Bursa is a bustling city in the north-west region of Anatolia, Turkey. It lies 20 kilometres inland from the Sea of Marmara it’s home to a wealth of parks, gardens, museums and thermal baths. Some of the most famous Turkish cuisine comes from here, where visitors can sample the Iskender Kebab and deliciously sweet Turkish Delight.
The most popular tourist attraction is Ulu Cami, or Bursa Grand Mosque, easily recognisable by its twenty domes and two minarets. It was constructed between 1396 and 1399 by the Ottoman Sultan Bayezid I. Visitors can discover the rich history of the mosque and explore the world famous Islamic calligraphy scripts on the interior walls. Bursa’s Koza Hani is a popular centrepiece of the local bazaar and has existed since 1490 when the city was the last stop on the Silk Route from China. Today, visitors can still enjoy the array of silk and textile merchant’s stalls, jewellery sellers and tea houses. Close by is the ironmongers market, where local traditions override the modern and local blacksmiths attract tourists keen to see the skilled craftsmen at work. Those who wish to step back in time should make a trip to the village of Cumalikizik. Narrow cobbled streets and ancient houses transport visitors straight back to the Ottoman period. The village is home to 270 historical houses and ruins of a Byzantine church. Travellers wishing to view Bursa from a different perspective can take a trip on the Bursa Teleferik. This aerial gondola lift is used to connect Bursa with the nearby ski resort and mountain parks. The sights from the top are incredible, with breathtaking 360-degree panoramic views and stunning scenery at any time of the year.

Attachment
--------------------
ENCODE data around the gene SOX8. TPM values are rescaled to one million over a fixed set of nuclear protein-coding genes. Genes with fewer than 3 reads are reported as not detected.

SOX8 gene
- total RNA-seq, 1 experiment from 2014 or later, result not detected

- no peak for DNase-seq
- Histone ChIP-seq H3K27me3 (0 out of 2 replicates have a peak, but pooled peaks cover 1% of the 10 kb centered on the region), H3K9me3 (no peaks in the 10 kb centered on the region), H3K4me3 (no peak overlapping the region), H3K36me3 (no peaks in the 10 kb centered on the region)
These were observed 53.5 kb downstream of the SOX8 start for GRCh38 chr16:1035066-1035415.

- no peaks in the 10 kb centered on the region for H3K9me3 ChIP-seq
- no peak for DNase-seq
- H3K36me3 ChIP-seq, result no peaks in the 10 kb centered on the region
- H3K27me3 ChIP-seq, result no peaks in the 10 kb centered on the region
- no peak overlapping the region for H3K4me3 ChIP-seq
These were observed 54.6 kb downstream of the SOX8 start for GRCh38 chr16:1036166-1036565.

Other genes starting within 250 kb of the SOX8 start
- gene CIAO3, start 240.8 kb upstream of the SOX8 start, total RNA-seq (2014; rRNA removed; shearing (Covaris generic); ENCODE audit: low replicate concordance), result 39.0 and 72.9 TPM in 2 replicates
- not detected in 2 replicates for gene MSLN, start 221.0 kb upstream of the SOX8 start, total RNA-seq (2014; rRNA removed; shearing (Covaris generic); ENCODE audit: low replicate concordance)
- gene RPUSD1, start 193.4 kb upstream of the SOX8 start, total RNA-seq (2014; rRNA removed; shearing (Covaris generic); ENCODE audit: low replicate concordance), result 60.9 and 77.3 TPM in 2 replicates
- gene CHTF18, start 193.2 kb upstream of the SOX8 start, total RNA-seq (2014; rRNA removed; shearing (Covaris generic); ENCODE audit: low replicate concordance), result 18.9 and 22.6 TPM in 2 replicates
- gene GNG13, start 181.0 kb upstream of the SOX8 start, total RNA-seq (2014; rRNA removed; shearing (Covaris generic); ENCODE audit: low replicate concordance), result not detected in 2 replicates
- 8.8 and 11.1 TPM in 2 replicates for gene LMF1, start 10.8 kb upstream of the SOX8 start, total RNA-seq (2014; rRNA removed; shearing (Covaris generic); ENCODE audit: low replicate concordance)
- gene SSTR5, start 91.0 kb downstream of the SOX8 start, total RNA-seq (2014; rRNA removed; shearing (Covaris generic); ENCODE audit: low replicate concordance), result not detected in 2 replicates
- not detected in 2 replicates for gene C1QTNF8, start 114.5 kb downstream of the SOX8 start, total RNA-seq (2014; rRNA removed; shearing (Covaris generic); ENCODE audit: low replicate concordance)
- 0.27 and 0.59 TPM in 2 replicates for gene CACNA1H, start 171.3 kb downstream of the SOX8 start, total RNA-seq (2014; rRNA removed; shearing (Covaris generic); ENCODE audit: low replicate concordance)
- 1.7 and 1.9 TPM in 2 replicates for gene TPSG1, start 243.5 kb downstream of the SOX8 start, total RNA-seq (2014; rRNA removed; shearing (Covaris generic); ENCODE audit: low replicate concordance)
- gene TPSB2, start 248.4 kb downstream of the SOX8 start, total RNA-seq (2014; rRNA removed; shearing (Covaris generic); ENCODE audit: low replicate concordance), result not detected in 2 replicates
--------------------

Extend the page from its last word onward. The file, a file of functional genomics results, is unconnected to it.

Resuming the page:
It’s easy to navigate Bursa, there is a local metro system connecting the city centre with the suburbs. A reliable bus and dolmus network runs throughout the city and visitors will find it easy to walk to and from major points of interest. If travelling from Istanbul, it takes 3-4 hours via boat and bus. The local airport Bursa Yenişehir Airport operates several domestic and a few European flights, although to reach the city from further afield will involve flying into either Ankara or Istanbul airport.
The earliest human settlement in the Bursa region was around 5200 BC. It became a prominent city during the Ottoman Empire and the source of royal silk products. For many years, it was the production centre for pillows, embroidery and kaftans for the royal palaces up until the 17th century. Today, the city has much to offer tourists, with many charming traditions and ancient structures still prevalent, it’s a true delight to visit.